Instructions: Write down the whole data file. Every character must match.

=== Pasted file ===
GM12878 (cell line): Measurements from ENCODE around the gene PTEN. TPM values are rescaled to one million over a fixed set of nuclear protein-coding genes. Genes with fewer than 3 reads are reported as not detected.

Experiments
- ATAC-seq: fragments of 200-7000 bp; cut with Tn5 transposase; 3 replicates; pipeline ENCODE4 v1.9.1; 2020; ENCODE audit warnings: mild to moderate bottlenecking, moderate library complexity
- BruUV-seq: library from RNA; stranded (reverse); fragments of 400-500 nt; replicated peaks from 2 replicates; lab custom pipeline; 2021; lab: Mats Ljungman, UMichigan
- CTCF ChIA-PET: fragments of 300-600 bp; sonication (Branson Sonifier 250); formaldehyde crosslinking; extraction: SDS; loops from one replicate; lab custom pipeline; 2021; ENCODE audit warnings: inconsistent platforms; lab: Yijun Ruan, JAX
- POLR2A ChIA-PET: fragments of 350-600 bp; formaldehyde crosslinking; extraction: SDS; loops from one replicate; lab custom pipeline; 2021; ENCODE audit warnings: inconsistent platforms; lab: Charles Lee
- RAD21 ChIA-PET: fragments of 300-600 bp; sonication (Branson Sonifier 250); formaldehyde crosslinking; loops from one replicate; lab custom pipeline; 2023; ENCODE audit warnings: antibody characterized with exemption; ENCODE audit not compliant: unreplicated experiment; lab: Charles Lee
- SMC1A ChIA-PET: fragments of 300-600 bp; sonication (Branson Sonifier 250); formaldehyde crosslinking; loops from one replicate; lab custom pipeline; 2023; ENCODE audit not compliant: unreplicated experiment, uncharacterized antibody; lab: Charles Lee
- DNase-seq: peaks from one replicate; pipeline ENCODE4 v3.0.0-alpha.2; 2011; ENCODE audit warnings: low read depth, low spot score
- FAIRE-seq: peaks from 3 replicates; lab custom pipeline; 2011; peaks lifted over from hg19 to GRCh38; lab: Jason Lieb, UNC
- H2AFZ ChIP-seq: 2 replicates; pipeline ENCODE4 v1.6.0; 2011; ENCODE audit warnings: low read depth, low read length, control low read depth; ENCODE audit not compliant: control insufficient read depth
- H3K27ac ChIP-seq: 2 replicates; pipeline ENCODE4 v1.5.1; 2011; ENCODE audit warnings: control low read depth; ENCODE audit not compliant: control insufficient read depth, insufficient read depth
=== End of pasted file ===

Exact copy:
GM12878 (cell line): Measurements from ENCODE around the gene PTEN. TPM values are rescaled to one million over a fixed set of nuclear protein-coding genes. Genes with fewer than 3 reads are reported as not detected.

Experiments
- ATAC-seq: fragments of 200-7000 bp; cut with Tn5 transposase; 3 replicates; pipeline ENCODE4 v1.9.1; 2020; ENCODE audit warnings: mild to moderate bottlenecking, moderate library complexity
- BruUV-seq: library from RNA; stranded (reverse); fragments of 400-500 nt; replicated peaks from 2 replicates; lab custom pipeline; 2021; lab: Mats Ljungman, UMichigan
- CTCF ChIA-PET: fragments of 300-600 bp; sonication (Branson Sonifier 250); formaldehyde crosslinking; extraction: SDS; loops from one replicate; lab custom pipeline; 2021; ENCODE audit warnings: inconsistent platforms; lab: Yijun Ruan, JAX
- POLR2A ChIA-PET: fragments of 350-600 bp; formaldehyde crosslinking; extraction: SDS; loops from one replicate; lab custom pipeline; 2021; ENCODE audit warnings: inconsistent platforms; lab: Charles Lee
- RAD21 ChIA-PET: fragments of 300-600 bp; sonication (Branson Sonifier 250); formaldehyde crosslinking; loops from one replicate; lab custom pipeline; 2023; ENCODE audit warnings: antibody characterized with exemption; ENCODE audit not compliant: unreplicated experiment; lab: Charles Lee
- SMC1A ChIA-PET: fragments of 300-600 bp; sonication (Branson Sonifier 250); formaldehyde crosslinking; loops from one replicate; lab custom pipeline; 2023; ENCODE audit not compliant: unreplicated experiment, uncharacterized antibody; lab: Charles Lee
- DNase-seq: peaks from one replicate; pipeline ENCODE4 v3.0.0-alpha.2; 2011; ENCODE audit warnings: low read depth, low spot score
- FAIRE-seq: peaks from 3 replicates; lab custom pipeline; 2011; peaks lifted over from hg19 to GRCh38; lab: Jason Lieb, UNC
- H2AFZ ChIP-seq: 2 replicates; pipeline ENCODE4 v1.6.0; 2011; ENCODE audit warnings: low read depth, low read length, control low read depth; ENCODE audit not compliant: control insufficient read depth
- H3K27ac ChIP-seq: 2 replicates; pipeline ENCODE4 v1.5.1; 2011; ENCODE audit warnings: control low read depth; ENCODE audit not compliant: control insufficient read depth, insufficient read depth